Google to Acquire Part of HTC Mobile Division for $1.1 Billion

Google will spend $1.1 billion to purchase part of HTC’s smartphone operations. The Internet giant plans to use HTC’s engineering and design teams to help ramp up its nascent hardware efforts to complement its expanding portfolio of software products and grow its revenue beyond Android and search ads. The deal, which is expected to bring about 2,000 HTC employees to Google, also includes a non-exclusive licensing agreement for HTC intellectual property. While HTC has shown growth potential in VR with its Vive headset, its mobile business has been struggling. Continue reading Google to Acquire Part of HTC Mobile Division for $1.1 Billion

YouTube Video Is Increasingly Popular as Viewers Go Mobile

Video consumption is continuing its transition from the living room to mobile devices. Android users in the U.S. watched nearly 1 billion hours worth of YouTube video content in July — the most time ever spent over a month in a single streaming video app. According to App Annie, the Android version of YouTube’s app accounted for about 80 percent of the 12 billion hours Americans spent between July 2016 and July 2017 using the top 10 Android apps for streaming video. Total time spent by consumers using video streaming apps jumped 45 percent from the previous year. Following YouTube is Netflix, Twitch, Hulu and Amazon Video. Continue reading YouTube Video Is Increasingly Popular as Viewers Go Mobile

Facebook Considers Brand Safety With Upcoming Video Ads

Facebook is going forward with its “video-first” strategy, including new “in-stream” video advertising. But it’s also paying careful attention to brand safety, to prevent the kind of incidents that have bedeviled YouTube and other rivals. To do so, the company debuted monetization eligibility standards to provide clear guidance on the types of content permitted to be paired with advertising on the platform. Also specified are the types of publishers and video content creators who can earn ad revenue. Continue reading Facebook Considers Brand Safety With Upcoming Video Ads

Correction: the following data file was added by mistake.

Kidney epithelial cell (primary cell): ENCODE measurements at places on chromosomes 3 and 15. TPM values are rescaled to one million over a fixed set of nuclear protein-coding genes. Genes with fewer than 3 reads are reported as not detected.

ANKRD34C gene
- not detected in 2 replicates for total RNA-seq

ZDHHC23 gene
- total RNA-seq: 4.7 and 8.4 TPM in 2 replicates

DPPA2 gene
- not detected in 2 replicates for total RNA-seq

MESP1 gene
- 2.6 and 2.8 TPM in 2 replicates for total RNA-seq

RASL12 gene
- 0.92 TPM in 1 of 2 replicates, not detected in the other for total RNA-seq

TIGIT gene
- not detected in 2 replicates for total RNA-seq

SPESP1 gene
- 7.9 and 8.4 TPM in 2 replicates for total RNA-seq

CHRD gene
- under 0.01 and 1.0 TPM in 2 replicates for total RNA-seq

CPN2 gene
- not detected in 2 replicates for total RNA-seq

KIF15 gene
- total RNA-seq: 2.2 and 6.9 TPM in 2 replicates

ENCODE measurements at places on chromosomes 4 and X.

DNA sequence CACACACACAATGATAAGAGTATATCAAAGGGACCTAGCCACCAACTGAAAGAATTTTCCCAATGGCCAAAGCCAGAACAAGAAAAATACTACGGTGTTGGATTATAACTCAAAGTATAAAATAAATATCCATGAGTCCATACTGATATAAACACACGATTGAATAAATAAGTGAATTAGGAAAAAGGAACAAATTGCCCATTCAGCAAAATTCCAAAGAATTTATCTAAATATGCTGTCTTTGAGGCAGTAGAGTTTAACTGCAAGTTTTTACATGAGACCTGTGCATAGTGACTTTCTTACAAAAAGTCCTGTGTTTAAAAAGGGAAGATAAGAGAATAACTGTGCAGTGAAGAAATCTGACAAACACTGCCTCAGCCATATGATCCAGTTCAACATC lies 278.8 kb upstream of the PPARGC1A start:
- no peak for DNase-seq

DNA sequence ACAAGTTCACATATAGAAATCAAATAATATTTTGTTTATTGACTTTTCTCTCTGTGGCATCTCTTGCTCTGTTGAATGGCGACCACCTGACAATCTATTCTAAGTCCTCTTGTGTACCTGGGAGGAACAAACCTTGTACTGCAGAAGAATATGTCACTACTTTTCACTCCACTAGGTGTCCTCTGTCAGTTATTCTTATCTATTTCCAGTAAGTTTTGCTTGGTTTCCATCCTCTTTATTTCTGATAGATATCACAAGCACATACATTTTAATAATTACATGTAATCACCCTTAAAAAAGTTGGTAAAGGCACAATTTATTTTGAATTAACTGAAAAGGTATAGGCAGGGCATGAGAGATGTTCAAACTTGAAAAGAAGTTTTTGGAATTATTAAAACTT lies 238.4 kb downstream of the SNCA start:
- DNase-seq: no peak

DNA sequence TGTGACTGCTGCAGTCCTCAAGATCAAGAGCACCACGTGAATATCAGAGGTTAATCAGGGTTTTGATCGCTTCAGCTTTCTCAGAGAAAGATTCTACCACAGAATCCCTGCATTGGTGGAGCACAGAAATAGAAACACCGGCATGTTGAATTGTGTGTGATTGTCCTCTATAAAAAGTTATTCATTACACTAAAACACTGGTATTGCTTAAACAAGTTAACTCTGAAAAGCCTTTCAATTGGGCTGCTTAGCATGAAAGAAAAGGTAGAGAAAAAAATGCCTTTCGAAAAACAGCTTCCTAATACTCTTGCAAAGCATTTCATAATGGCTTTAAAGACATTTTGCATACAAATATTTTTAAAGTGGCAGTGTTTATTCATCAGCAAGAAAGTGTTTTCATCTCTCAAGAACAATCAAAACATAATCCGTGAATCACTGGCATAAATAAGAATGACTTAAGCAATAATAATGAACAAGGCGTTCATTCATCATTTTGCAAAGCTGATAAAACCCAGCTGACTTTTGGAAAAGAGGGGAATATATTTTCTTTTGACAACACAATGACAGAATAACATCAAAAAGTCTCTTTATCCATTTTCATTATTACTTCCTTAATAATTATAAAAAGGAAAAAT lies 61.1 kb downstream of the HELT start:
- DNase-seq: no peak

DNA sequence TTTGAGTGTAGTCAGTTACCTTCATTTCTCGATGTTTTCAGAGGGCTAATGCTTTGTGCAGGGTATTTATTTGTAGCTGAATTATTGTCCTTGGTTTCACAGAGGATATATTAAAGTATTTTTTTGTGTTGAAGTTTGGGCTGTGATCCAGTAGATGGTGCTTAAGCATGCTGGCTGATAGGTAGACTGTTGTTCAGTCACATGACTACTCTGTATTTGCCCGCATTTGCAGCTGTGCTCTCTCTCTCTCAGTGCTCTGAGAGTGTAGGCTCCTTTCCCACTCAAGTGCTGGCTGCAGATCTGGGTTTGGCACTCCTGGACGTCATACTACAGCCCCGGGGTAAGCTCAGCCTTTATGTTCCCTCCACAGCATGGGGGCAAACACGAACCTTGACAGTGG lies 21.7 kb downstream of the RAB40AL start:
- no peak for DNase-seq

Facebook’s New Instant Videos Feature Encourages Viewing

Facebook is experimenting with Instant Videos, a new feature that downloads videos while the user is connected to Wi-Fi. Instant Videos then allows the user to watch these pre-loaded videos as soon she’s in the app, without wasting time or data downloading them. That furthers Facebook’s mandate to become a “video-first” platform, and saves the viewer the cost of using data, potentially encouraging more viewing. Users who don’t have much storage on their phones, however, may not want the extra videos taking up more space. Continue reading Facebook’s New Instant Videos Feature Encourages Viewing

Google Ending ‘First Click Free’ Policy to Appease Publishers

For years, Google has encouraged publishers to partake in its “first click free” policy, which allows its search engine users to circumvent news website paywalls for a limited amount of content. Publishers have complained that the policy hurts subscription growth, but that if they don’t participate, Google will list their sites further down in search rankings. Now, in response to long-standing publisher opposition, Google is ending that policy, letting publishers determine how users access their sites from search results. Continue reading Google Ending ‘First Click Free’ Policy to Appease Publishers

Adobe Debuts AI-Powered Service to Monetize Vehicle Data

Adobe Systems debuted services utilizing Sensei, its AI feature, to provide analytics, marketing and aid in automating audio ads from cars connected to the Internet. The data thus far is provided via in-car voice assistants and infotainment apps, but will ultimately include entirely autonomous vehicles. The new service puts Adobe at the head of the pack in offering this kind of data analysis; the company is relying on its experience providing similar digital marketing assistance for computers and smartphones. Continue reading Adobe Debuts AI-Powered Service to Monetize Vehicle Data

Zuckerberg’s $1 Billion Bet on Making Facebook ‘Video-First’

Facebook reportedly will spend up to $1 billion on original content through 2018, an investment aimed to fulfill chief executive Mark Zuckerberg’s goal to make the platform “video first.” In doing so, Facebook faces stiff competition from broadcasters such as HBO, Amazon and Netflix, all of which are focused on creating premium video content to capture advertising. Zuckerberg has been opposed to paying for content, but now has said he will do so, although he believes most creators will earn via a revenue-sharing model. Continue reading Zuckerberg’s $1 Billion Bet on Making Facebook ‘Video-First’